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UCCLA Media Release

For Immediate Release - Toronto (Sept. 25, 2006)

During CANADA'S FIRST NATIONAL INTERNMENT OPERATIONS of 1914-1920 thousands of Europeans were needlessly imprinted as "enemy aliens" in Canadian concentration camps under the provisions of the WAR MEASURES ACT. They were  forced to do heavy labour, had what little wealth they had confiscated, and many also lost the right to vote. A majority of those imprisoned were Ukrainian Canadians, including some women and children.

On Saturday, 30 September 2006, two trilingual bronze plaques will be unveiled at the BEAUPORT ARMOURY (11h00) and at CANADIAN FORCES BASE VALCARTIER (13h30), in Quebec, recalling the use of those two federal installations as internment camps, the former between 28 December 1914 and 22 June 1916, the latter from 24 April 1915 to

23 October 1915.

Since 1994, the UKRAINIAN CANADIAN CIVIL LIBERTIES ASSOCIATION and its supporters have erected dozens of commemorative plaques across Canada. Commenting on their work, UCCLA's director of research, Dr Lubomyr Luciuk, said:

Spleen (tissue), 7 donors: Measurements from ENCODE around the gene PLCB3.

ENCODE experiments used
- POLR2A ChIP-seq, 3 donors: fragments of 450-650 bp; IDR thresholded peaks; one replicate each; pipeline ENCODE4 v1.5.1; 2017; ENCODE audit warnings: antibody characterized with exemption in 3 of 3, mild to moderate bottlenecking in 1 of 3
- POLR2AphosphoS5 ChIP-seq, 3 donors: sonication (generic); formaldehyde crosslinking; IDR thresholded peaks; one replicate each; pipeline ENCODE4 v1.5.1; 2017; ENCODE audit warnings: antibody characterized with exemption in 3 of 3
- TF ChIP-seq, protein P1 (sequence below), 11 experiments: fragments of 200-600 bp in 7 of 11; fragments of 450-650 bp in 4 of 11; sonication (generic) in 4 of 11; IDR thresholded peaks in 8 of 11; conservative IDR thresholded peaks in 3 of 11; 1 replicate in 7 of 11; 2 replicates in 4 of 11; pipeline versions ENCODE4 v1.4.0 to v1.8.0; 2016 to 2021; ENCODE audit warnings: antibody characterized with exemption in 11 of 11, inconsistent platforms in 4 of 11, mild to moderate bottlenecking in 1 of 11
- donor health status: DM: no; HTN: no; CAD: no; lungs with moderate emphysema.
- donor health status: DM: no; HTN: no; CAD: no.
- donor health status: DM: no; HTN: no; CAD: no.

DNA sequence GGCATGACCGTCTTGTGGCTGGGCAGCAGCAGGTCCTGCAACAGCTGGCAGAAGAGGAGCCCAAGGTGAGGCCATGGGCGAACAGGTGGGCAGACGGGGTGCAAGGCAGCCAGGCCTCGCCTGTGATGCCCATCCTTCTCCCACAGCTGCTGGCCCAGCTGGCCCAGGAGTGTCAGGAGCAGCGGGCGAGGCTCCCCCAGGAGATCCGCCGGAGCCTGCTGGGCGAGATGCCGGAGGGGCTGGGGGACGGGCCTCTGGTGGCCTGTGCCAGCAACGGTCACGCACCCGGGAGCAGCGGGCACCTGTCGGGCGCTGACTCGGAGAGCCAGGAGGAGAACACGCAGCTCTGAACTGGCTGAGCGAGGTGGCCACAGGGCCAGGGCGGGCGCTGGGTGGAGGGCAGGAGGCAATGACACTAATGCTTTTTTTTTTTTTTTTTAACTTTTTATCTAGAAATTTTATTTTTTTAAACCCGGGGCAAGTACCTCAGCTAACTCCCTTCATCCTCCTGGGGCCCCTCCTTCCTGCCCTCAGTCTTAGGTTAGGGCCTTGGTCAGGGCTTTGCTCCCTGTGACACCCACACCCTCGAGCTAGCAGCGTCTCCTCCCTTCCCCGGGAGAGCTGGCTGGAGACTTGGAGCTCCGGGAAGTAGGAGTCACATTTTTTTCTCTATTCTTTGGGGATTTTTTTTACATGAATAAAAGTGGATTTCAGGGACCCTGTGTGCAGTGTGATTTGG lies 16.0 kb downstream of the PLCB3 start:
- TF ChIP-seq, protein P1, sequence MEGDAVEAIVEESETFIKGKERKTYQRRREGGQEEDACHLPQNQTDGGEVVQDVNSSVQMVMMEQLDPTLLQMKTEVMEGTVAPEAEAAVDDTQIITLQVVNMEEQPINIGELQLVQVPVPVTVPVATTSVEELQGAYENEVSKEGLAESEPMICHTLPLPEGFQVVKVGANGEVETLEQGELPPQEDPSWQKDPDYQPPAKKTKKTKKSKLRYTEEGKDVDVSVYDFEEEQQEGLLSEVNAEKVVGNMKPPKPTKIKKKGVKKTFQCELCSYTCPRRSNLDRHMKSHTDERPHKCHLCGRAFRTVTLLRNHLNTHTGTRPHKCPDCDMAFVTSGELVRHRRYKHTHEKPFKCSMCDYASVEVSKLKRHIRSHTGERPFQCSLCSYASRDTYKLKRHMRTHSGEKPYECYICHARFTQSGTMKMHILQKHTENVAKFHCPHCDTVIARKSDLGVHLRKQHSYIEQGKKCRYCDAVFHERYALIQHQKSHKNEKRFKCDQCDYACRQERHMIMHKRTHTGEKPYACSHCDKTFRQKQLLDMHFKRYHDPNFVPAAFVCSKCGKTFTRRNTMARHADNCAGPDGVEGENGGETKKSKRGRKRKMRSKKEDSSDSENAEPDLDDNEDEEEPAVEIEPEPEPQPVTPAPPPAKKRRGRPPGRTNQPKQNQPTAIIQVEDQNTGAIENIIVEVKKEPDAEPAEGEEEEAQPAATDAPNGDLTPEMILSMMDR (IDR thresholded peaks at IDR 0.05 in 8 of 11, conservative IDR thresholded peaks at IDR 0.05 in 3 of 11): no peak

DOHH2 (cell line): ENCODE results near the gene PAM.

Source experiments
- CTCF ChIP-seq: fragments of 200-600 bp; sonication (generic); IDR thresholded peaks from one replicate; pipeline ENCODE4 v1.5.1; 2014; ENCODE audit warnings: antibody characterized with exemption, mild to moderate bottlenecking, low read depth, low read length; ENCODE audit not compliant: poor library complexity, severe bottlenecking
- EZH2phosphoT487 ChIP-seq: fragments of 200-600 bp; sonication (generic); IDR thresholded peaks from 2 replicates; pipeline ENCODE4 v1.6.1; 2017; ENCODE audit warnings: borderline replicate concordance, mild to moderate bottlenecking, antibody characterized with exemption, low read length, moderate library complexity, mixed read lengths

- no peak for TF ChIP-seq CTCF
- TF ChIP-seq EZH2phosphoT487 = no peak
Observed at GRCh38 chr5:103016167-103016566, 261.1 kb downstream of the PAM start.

"We are determined to recover the memory of a still relatively unknown episode in Canadian history. Our association, a group of unpaid volunteers, has been working hard for well over a decade now to ensure that what happened to these innocent men, women and children is not forgotten, particularly as we can all appreciate how important it is to remain vigilant in defence of human liberties and civil rights in periods of international and domestic crisis."

   Although the government of Canada signed an Agreement in Principle with the Ukrainian Canadian community, in August 2005, and Bill C 331 - the Ukrainian Canadian Restitution Act, received Royal Assent, in November 2005, none of the funding pledged for commemorative, research and educational initiatives has been provided to date.

   The public is cordially invited to witness the plaque unveilings.

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